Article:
Three challenges to federal authority from those unhappy with the status quo.
Bruce W. Radford is editor-in-chief for Public Utilities Fortnightly.
First the news. The latest spin on electric restructuring came on “cyber Monday”—that first Monday after Thanksgiving, when America’s silicon nation goes online to shop for Christmas.
That’s when the American Public Power Association (APPA) released a study by economics professor Dr. John E. Kwoka, of Northeastern University, that reviewed a dozen other recent studies on the subject and found so many deficient statistical techniques as to question whether utility restructuring had made consumers any better off. (John Kwoka, Northeastern Univ., “Restructuring the U.S. Electric Power Sector: A Review of Recent Studies,” APPA, November 2006.)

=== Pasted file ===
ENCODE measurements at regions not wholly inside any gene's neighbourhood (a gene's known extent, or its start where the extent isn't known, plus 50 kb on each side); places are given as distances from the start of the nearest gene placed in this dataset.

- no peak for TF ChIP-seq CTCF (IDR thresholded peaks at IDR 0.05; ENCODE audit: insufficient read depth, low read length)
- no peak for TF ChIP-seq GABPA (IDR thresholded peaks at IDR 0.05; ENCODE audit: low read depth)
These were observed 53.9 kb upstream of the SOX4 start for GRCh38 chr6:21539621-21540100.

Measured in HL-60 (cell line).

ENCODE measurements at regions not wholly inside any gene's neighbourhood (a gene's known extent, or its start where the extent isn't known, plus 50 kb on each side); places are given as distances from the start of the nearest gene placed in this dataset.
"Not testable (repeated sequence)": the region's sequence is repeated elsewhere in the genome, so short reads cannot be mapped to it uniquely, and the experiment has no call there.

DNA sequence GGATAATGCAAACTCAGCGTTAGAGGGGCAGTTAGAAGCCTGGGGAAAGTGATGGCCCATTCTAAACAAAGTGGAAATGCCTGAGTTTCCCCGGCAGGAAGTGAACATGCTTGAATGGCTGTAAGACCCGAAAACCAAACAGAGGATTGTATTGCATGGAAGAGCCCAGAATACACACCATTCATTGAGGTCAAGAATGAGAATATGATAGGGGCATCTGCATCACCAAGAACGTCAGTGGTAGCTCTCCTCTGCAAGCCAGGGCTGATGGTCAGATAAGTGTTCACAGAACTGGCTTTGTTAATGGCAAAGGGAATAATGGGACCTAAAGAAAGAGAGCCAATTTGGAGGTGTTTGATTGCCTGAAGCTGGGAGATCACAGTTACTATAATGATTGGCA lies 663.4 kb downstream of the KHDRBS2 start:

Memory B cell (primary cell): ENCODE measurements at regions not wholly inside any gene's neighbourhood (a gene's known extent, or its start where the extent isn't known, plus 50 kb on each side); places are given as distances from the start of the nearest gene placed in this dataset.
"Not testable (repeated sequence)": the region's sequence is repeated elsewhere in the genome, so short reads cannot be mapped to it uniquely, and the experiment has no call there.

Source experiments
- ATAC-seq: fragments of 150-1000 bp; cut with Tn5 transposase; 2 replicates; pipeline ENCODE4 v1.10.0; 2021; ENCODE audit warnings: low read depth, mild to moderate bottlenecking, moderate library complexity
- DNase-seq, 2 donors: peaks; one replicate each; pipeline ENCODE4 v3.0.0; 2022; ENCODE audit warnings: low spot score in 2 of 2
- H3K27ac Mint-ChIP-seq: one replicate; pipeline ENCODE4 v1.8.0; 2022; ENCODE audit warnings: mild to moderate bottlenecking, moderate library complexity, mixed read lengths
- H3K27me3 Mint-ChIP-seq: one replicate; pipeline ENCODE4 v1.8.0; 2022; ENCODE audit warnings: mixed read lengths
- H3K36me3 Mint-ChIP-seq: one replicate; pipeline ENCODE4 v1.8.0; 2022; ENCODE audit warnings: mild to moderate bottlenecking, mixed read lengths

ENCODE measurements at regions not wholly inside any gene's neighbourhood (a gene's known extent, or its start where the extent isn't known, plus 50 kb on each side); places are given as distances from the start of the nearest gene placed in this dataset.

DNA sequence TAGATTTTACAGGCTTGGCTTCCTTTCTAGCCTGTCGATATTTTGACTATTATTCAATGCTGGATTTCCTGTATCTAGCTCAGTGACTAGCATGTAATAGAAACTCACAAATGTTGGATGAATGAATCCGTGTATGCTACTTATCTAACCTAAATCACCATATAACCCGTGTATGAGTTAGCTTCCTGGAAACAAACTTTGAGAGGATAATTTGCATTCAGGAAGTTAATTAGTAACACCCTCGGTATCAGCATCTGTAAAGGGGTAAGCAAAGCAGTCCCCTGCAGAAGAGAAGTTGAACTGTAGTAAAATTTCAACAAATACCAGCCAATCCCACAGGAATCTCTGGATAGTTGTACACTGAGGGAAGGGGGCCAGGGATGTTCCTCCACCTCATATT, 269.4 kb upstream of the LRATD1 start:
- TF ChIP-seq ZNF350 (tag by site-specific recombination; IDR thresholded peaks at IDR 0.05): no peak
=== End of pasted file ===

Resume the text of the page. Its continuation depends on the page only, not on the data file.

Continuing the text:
“Too little is known,” added APPA President and CEO Alan Richardson, “to conclude that our industry is on a path that can or will produce customer savings.”
The study (funded by APPA) gained notice almost immediately from bloggers and pundits. Only a week earlier, LECG Consulting had released an opposing report finding modest retail rate reductions (from $0.50/MWh to $1.80/MWh) in the mid-Atlantic region for the years 1998-2004. (Scott M. Harvey, Bruce M. McConihe, Susan L. Pope, LECG, Nov. 20, 2006.)